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Tiny bubbles disappearing from SF, Peninsula water

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Water supplies are clearing up in San Francisco and on the Peninsula after a historic pipeline shutdown led to 41 days of cloudy tap water.

The 1930s-era pipeline that carries fresh water to the Bay Area from the Hetch Hetchy Reservoir and other dams east of San Joaquin County was dried out during most of January and early February.

The longest-ever closure of the 25-mile Coast Range Tunnel allowed San Francisco Public Utilities Commission officials and contractors to proceed with $175 million worth of projects designed to improve and protect water supplies.

Bay Area reservoirs were filled prior to the pipeline closure, which was scheduled to coincide with times of low water usage.
When the pipeline wasn’t in use, millions of SFPUC customers received their water directly from local storage and treatment facilities, including the Harry Tracy Water Treatment Plant in Sunol.

But the plant treated more water than is normally carried by pipelines from Sunol to customers, leading to tiny air bubbles becoming trapped in the unusually turbulent stream of water, according to David Briggs, the SFPUC’s water supply and treatment manager.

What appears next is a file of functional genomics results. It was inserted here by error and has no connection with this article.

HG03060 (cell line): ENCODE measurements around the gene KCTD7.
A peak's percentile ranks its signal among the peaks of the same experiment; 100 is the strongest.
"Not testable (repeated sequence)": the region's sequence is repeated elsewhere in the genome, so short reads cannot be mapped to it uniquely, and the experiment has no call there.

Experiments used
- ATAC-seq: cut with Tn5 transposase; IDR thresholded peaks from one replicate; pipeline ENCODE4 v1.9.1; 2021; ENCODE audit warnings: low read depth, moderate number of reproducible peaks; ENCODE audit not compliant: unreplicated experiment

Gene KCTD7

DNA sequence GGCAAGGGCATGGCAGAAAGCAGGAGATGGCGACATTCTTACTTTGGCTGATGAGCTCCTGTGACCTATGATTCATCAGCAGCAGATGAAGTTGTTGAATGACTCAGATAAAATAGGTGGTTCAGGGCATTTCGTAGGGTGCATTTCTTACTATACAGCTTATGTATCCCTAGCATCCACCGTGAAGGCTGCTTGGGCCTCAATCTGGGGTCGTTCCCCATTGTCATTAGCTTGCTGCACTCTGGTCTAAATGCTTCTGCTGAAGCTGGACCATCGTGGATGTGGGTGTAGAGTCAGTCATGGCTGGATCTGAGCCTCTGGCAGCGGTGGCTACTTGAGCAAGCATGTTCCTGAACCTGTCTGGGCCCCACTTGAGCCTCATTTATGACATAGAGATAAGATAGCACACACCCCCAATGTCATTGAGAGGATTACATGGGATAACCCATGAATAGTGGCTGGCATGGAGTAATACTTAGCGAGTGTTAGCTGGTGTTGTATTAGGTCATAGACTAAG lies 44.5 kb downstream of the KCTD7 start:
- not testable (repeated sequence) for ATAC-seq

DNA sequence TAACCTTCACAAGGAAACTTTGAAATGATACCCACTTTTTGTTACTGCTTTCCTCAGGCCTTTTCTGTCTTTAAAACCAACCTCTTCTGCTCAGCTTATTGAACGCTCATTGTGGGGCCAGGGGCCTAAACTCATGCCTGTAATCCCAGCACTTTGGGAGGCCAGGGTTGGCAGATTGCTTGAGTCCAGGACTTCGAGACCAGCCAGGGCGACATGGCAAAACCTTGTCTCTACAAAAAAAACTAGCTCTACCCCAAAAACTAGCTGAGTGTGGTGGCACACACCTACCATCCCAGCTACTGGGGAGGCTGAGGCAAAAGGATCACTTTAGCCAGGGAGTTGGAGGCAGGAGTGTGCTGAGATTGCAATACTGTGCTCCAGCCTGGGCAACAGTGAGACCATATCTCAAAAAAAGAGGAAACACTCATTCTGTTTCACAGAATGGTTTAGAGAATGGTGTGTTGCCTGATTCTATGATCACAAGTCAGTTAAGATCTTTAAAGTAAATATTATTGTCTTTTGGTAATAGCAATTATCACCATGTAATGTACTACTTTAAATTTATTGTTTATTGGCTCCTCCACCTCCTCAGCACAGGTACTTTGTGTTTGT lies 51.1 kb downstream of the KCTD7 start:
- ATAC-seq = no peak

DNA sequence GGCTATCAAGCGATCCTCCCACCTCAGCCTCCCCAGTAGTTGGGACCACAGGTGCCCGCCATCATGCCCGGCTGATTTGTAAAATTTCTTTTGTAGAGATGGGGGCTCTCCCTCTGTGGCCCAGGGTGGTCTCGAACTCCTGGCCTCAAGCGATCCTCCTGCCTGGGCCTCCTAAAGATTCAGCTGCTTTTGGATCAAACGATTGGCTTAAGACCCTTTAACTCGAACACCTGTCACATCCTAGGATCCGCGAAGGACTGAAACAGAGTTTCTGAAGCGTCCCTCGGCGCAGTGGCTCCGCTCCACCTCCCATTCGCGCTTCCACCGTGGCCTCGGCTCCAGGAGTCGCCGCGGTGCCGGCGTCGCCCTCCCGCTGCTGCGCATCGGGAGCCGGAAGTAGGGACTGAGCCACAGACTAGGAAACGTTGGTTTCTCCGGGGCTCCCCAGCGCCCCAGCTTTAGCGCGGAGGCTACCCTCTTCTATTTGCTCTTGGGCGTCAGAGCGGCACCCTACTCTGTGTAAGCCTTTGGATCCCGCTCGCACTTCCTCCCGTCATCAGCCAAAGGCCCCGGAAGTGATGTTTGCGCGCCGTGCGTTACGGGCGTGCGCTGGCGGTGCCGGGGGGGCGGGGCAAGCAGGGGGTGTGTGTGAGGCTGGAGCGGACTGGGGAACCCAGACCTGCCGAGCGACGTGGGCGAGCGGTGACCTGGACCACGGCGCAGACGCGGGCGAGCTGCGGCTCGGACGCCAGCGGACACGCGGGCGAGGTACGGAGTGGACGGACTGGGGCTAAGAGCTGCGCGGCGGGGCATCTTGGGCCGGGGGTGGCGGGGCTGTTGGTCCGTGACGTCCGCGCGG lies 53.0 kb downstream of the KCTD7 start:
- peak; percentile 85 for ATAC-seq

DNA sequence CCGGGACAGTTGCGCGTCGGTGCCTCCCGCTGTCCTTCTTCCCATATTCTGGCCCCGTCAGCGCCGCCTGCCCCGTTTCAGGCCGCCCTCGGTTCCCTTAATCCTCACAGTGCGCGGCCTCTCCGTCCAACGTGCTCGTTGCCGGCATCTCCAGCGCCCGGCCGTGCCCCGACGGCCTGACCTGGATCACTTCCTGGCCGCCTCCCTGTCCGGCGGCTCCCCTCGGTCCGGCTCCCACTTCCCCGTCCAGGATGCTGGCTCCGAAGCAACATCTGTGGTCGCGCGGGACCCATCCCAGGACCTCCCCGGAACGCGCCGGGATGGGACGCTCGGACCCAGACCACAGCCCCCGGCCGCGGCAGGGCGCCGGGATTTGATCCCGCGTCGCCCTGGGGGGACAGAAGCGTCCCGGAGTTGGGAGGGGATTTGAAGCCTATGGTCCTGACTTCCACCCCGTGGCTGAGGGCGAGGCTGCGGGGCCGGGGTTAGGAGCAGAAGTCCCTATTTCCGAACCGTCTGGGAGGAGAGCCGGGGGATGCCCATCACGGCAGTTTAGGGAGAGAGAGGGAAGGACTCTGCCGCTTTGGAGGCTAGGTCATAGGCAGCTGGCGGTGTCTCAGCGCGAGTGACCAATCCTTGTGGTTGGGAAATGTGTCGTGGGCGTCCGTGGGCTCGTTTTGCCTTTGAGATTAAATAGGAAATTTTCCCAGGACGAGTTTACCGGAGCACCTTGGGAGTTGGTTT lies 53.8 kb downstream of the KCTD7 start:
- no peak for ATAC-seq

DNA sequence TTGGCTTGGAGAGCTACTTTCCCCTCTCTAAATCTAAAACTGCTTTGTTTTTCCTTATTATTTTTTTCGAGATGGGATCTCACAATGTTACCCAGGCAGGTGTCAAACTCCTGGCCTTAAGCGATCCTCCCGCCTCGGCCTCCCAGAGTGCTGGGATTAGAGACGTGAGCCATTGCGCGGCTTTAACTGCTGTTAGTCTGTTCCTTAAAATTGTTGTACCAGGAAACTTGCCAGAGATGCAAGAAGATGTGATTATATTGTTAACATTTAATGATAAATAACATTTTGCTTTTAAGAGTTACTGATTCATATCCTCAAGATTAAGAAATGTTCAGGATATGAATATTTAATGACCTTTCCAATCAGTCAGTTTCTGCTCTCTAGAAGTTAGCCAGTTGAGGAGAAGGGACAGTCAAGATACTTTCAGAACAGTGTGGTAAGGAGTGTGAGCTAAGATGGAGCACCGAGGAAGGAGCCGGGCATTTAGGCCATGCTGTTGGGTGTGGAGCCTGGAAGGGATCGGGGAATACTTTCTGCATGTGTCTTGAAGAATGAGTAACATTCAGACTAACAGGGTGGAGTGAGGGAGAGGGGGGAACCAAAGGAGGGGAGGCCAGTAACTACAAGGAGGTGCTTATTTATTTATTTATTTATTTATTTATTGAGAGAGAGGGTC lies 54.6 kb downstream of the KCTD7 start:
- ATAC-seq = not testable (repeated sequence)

“It’s not a contaminant,” Briggs said recently. “The water is perfectly safe.”

At times, it took days for the cloudy water to reach taps from the Sunol treatment plant, leading to a rash of complaints about the apparent milkiness of customers’ water more than a month after the shutdown began, according to spokeswoman Maureen Barry.

Murky water wasn’t the only surprise during the shutdown. Two minor earthquakes struck at the nearby Calaveras Fault, Barry said.

Additionally, the Sunol treatment plant was knocked offline Jan. 19 for eight hours after it was hit by lightning.

“People who had worked there for many years had never seen this happen,” Barry said. “Everybody in operations was planning for the unexpected.”

The shutdown ended Feb. 13, one week ahead of schedule, according to Barry. Residents should be advised it could take some time before water supplies return to their normal, nonfizzy state.

jupton@sfexaminer.com


No easy task

A water-delivery pipeline was shut down for repairs.

85 percent: SFPUC water that travels through the Coast Range Tunnel

10.5 feet: Diameter of Coast Range Tunnel

25.2 miles: Length of Coast Range Tunnel, all of which was shut down temporarily

41 days: Duration of Coast Range Tunnel shutdown

2: Minor earthquakes on nearby Calaveras Fault during shutdown

1: Lightning strike at Harry Tracy Water Treatment Plant during shutdown

12: Workers killed by a 1930s methane explosion while building the tunnel

Source: San Francisco Public Utilities Commission